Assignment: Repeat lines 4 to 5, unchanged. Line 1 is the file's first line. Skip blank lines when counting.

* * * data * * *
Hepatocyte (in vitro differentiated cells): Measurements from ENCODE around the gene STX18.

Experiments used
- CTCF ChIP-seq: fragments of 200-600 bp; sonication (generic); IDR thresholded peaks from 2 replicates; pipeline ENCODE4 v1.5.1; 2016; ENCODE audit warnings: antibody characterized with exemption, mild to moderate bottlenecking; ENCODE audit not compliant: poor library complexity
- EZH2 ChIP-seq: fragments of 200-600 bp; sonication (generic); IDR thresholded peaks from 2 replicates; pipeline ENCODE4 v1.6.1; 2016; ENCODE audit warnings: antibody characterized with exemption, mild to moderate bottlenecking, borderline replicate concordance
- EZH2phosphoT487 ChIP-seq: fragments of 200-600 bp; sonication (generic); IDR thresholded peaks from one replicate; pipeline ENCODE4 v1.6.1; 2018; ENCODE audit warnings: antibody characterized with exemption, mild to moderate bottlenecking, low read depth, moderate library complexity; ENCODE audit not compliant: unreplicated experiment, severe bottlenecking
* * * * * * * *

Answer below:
- EZH2 ChIP-seq: fragments of 200-600 bp; sonication (generic); IDR thresholded peaks from 2 replicates; pipeline ENCODE4 v1.6.1; 2016; ENCODE audit warnings: antibody characterized with exemption, mild to moderate bottlenecking, borderline replicate concordance
- EZH2phosphoT487 ChIP-seq: fragments of 200-600 bp; sonication (generic); IDR thresholded peaks from one replicate; pipeline ENCODE4 v1.6.1; 2018; ENCODE audit warnings: antibody characterized with exemption, mild to moderate bottlenecking, low read depth, moderate library complexity; ENCODE audit not compliant: unreplicated experiment, severe bottlenecking